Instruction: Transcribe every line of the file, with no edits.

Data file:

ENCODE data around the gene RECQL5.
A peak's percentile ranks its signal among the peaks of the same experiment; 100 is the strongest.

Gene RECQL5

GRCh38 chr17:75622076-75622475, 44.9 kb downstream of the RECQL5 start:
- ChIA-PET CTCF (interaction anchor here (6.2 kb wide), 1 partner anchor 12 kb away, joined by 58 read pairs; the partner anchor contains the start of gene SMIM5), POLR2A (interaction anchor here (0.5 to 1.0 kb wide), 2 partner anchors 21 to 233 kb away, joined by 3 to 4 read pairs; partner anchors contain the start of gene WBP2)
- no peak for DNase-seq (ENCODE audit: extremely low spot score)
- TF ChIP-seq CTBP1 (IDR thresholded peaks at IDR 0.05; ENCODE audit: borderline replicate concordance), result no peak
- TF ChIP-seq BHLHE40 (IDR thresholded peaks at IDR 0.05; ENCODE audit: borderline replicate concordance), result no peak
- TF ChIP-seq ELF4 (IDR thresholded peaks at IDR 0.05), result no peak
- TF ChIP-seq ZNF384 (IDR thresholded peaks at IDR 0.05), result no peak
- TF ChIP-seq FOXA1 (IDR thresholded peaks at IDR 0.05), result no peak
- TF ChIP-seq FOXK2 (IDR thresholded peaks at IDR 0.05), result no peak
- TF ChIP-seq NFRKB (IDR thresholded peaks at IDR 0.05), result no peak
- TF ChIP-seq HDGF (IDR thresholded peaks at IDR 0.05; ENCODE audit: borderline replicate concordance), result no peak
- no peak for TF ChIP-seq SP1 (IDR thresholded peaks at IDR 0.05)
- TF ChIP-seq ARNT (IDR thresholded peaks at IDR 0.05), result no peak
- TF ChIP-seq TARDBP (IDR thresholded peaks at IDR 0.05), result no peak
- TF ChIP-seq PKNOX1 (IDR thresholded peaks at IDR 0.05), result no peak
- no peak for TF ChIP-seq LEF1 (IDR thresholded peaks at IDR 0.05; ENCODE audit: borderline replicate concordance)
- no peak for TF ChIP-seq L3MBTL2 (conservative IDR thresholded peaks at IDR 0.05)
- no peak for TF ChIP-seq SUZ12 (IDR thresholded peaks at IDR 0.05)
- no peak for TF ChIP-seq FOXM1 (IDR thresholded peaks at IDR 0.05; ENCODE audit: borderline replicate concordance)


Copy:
ENCODE data around the gene RECQL5.
A peak's percentile ranks its signal among the peaks of the same experiment; 100 is the strongest.

Gene RECQL5

GRCh38 chr17:75622076-75622475, 44.9 kb downstream of the RECQL5 start:
- ChIA-PET CTCF (interaction anchor here (6.2 kb wide), 1 partner anchor 12 kb away, joined by 58 read pairs; the partner anchor contains the start of gene SMIM5), POLR2A (interaction anchor here (0.5 to 1.0 kb wide), 2 partner anchors 21 to 233 kb away, joined by 3 to 4 read pairs; partner anchors contain the start of gene WBP2)
- no peak for DNase-seq (ENCODE audit: extremely low spot score)
- TF ChIP-seq CTBP1 (IDR thresholded peaks at IDR 0.05; ENCODE audit: borderline replicate concordance), result no peak
- TF ChIP-seq BHLHE40 (IDR thresholded peaks at IDR 0.05; ENCODE audit: borderline replicate concordance), result no peak
- TF ChIP-seq ELF4 (IDR thresholded peaks at IDR 0.05), result no peak
- TF ChIP-seq ZNF384 (IDR thresholded peaks at IDR 0.05), result no peak
- TF ChIP-seq FOXA1 (IDR thresholded peaks at IDR 0.05), result no peak
- TF ChIP-seq FOXK2 (IDR thresholded peaks at IDR 0.05), result no peak
- TF ChIP-seq NFRKB (IDR thresholded peaks at IDR 0.05), result no peak
- TF ChIP-seq HDGF (IDR thresholded peaks at IDR 0.05; ENCODE audit: borderline replicate concordance), result no peak
- no peak for TF ChIP-seq SP1 (IDR thresholded peaks at IDR 0.05)
- TF ChIP-seq ARNT (IDR thresholded peaks at IDR 0.05), result no peak
- TF ChIP-seq TARDBP (IDR thresholded peaks at IDR 0.05), result no peak
- TF ChIP-seq PKNOX1 (IDR thresholded peaks at IDR 0.05), result no peak
- no peak for TF ChIP-seq LEF1 (IDR thresholded peaks at IDR 0.05; ENCODE audit: borderline replicate concordance)
- no peak for TF ChIP-seq L3MBTL2 (conservative IDR thresholded peaks at IDR 0.05)
- no peak for TF ChIP-seq SUZ12 (IDR thresholded peaks at IDR 0.05)
- no peak for TF ChIP-seq FOXM1 (IDR thresholded peaks at IDR 0.05; ENCODE audit: borderline replicate concordance)